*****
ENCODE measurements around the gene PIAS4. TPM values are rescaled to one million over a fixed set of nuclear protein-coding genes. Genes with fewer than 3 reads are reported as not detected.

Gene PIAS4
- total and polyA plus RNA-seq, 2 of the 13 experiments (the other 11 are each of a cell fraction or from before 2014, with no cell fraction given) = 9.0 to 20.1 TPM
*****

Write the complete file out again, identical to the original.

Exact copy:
ENCODE measurements around the gene PIAS4. TPM values are rescaled to one million over a fixed set of nuclear protein-coding genes. Genes with fewer than 3 reads are reported as not detected.

Gene PIAS4
- total and polyA plus RNA-seq, 2 of the 13 experiments (the other 11 are each of a cell fraction or from before 2014, with no cell fraction given) = 9.0 to 20.1 TPM